What does Lady Macbeth confess to?

What does Lady Macbeth confess to?

What does Lady Macbeth confess to?

Lady Macbeth is guiltily reliving her crime. She is confessing her part in Duncan’s murder. “Afeared” is how she helped persuade her husband to murder him. She is saying that a brave soldier should not fear it.

How does Macbeth feel after seeing Banquo’s ghost?

During the banquet, Macbeth sees the ghost of Banquo sitting at his place at the table. He is horrified. Lady Macbeth reassures the guests that it is a momentary fit and tells Macbeth to stop. The ghost disappears and Macbeth is calm.

How does Lady Macbeth feel guilt?

They both felt very guilty about what they had done. Lady Macbeth’s guilt made her extremely self-conscious because she thought that someone would find out. Eventually she got to the point where she was paranoid, so she killed herself to escape the guilt.

What is the damned spot that Lady Macbeth Cannot wash away?

The spot she’s referring to is a spot of blood on her hand. She’s rubbing it, trying to erase it, but cannot. “Here’s yet a spot,” she cries, desperately rubbing.

What does Lady Macbeth say about washing the blood from her hands?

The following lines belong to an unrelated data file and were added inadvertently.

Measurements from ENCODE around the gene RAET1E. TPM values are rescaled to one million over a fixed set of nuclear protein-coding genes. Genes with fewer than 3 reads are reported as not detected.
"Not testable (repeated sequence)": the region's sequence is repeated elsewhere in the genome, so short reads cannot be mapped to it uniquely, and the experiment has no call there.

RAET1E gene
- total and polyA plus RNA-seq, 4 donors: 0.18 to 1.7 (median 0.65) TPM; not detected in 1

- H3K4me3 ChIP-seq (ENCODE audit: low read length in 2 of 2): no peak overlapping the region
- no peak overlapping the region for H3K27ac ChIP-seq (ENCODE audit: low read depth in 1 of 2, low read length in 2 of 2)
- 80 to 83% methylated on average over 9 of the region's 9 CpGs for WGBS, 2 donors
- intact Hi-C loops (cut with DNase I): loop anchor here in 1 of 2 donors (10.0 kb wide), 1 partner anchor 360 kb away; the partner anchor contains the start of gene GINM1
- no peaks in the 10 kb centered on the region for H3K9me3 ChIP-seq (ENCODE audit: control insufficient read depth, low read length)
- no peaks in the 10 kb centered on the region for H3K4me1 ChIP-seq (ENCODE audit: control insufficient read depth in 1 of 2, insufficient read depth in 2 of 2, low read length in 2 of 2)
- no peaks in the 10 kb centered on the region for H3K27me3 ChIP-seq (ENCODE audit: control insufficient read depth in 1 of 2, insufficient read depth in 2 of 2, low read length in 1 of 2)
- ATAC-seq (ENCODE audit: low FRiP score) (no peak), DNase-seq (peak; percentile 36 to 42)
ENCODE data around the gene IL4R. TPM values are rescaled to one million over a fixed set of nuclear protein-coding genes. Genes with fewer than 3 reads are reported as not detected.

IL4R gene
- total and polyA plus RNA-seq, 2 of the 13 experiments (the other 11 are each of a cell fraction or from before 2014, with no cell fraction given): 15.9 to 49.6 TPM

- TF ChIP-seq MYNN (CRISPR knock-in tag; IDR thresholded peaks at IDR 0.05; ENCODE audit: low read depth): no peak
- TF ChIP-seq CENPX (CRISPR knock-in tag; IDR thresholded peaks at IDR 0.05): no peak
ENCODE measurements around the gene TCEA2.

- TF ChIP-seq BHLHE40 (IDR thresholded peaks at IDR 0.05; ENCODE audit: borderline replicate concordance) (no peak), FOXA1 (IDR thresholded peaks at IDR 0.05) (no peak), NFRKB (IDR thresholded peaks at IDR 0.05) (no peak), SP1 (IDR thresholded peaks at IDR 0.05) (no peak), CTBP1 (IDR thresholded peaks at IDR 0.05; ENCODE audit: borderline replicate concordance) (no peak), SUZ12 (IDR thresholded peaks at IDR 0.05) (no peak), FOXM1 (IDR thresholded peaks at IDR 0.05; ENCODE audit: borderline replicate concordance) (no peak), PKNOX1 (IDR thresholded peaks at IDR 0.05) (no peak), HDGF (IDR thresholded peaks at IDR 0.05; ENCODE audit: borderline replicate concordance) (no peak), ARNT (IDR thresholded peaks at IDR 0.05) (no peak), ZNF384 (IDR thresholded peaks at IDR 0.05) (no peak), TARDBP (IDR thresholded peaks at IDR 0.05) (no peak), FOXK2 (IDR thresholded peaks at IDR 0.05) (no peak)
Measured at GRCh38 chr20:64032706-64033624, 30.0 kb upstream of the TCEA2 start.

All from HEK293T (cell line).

A knock sounds, terrifying Macbeth. He worries that not all the water in the world cold wash the blood from his hands. Lady Macbeth returns, her hands now as bloody as Macbeth’s. She says, “a little water clears us of this deed” (line 65), and tells Macbeth to go and put his nightgown on so no one will suspect them.

Why did Lady Macbeth not stab King Duncan herself?

Lady Macbeth does stress that she would have killed King Duncan herself had he not resembled her father as he slept. This indicates that she a murderous heart. She could not bring herself to stab King Duncan only because he looked like her father as he lay sleeping.

What did Lady Macbeth say while sleepwalking?

Lady Macbeth’s sleepwalking, and specifically her actions while sleepwalking, show us that her conscience is heavily burdened by what she’s done. She says, “Here’s the smell of the blood still. All the perfumes of Arabia will not sweeten this little hand” (5.2. 53-55).